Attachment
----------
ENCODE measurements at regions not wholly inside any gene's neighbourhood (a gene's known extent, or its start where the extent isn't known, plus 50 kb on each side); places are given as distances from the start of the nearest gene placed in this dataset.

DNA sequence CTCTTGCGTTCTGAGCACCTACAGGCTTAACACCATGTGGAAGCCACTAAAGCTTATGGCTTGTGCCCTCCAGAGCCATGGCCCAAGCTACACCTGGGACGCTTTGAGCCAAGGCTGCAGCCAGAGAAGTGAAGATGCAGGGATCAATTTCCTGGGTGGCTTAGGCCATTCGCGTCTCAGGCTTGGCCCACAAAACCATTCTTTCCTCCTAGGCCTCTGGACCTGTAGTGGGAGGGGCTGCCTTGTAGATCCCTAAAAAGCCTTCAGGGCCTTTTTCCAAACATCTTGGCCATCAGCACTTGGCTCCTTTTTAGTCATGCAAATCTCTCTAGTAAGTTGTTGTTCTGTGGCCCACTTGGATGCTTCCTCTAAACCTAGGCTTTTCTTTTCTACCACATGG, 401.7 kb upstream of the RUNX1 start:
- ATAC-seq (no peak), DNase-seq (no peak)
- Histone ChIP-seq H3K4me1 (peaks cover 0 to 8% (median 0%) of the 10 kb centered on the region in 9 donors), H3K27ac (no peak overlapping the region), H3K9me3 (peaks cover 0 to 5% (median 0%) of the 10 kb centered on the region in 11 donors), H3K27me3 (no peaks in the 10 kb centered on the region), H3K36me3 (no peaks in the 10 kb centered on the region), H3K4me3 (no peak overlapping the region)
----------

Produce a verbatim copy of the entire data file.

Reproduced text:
ENCODE measurements at regions not wholly inside any gene's neighbourhood (a gene's known extent, or its start where the extent isn't known, plus 50 kb on each side); places are given as distances from the start of the nearest gene placed in this dataset.

DNA sequence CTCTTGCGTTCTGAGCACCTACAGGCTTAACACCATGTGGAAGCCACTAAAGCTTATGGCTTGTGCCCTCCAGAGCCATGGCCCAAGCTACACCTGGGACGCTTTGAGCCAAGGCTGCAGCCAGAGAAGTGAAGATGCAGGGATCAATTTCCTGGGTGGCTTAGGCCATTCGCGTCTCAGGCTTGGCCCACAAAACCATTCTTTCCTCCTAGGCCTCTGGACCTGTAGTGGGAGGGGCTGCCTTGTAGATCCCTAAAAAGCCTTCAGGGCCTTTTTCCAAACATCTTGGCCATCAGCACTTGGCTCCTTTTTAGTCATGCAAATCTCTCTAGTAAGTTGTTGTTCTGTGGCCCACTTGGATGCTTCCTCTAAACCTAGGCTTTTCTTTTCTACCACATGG, 401.7 kb upstream of the RUNX1 start:
- ATAC-seq (no peak), DNase-seq (no peak)
- Histone ChIP-seq H3K4me1 (peaks cover 0 to 8% (median 0%) of the 10 kb centered on the region in 9 donors), H3K27ac (no peak overlapping the region), H3K9me3 (peaks cover 0 to 5% (median 0%) of the 10 kb centered on the region in 11 donors), H3K27me3 (no peaks in the 10 kb centered on the region), H3K36me3 (no peaks in the 10 kb centered on the region), H3K4me3 (no peak overlapping the region)